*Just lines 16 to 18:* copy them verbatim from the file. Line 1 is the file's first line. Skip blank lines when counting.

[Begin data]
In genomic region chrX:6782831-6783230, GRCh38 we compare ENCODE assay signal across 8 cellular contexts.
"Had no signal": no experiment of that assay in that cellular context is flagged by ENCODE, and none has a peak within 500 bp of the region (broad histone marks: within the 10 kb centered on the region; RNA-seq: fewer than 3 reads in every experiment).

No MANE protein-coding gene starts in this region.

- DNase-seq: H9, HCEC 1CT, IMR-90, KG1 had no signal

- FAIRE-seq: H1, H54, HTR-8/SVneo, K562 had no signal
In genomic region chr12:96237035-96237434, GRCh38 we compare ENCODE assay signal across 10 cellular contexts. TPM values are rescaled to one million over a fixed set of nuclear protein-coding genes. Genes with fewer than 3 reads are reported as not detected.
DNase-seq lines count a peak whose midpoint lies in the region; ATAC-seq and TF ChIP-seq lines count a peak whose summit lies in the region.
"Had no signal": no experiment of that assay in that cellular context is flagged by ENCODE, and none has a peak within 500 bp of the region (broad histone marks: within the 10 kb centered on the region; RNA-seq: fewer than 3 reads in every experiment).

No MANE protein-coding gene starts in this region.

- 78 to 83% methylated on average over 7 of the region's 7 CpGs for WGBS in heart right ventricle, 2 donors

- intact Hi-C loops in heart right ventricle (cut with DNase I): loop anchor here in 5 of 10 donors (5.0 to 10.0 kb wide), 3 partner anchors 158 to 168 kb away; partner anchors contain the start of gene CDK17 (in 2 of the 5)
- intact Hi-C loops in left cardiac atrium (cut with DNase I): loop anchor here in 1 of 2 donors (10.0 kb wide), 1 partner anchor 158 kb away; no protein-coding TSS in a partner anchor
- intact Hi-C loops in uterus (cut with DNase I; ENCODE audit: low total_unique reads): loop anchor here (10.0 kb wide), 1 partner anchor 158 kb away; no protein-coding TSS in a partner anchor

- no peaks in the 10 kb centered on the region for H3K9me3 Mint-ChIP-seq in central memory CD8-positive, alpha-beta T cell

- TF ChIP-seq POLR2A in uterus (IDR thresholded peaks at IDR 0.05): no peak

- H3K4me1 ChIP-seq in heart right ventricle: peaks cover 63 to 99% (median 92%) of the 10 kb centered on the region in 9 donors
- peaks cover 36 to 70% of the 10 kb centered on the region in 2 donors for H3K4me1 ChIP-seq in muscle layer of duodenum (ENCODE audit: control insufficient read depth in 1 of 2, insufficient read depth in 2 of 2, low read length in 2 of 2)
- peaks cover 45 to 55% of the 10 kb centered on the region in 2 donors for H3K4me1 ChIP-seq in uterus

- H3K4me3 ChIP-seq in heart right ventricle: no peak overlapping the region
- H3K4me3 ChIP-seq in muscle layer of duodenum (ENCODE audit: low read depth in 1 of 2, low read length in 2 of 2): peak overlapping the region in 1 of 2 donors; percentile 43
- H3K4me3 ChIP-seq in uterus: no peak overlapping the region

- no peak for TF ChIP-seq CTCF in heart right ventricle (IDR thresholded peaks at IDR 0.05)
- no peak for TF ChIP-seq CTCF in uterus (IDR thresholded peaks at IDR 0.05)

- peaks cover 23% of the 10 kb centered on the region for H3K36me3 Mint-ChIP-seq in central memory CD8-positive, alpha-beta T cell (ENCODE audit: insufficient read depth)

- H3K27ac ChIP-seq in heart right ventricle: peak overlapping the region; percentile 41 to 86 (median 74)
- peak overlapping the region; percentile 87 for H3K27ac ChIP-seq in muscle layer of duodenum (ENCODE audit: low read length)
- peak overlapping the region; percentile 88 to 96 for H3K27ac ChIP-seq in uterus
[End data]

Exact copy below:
- H3K4me1 ChIP-seq in heart right ventricle: peaks cover 63 to 99% (median 92%) of the 10 kb centered on the region in 9 donors
- peaks cover 36 to 70% of the 10 kb centered on the region in 2 donors for H3K4me1 ChIP-seq in muscle layer of duodenum (ENCODE audit: control insufficient read depth in 1 of 2, insufficient read depth in 2 of 2, low read length in 2 of 2)
- peaks cover 45 to 55% of the 10 kb centered on the region in 2 donors for H3K4me1 ChIP-seq in uterus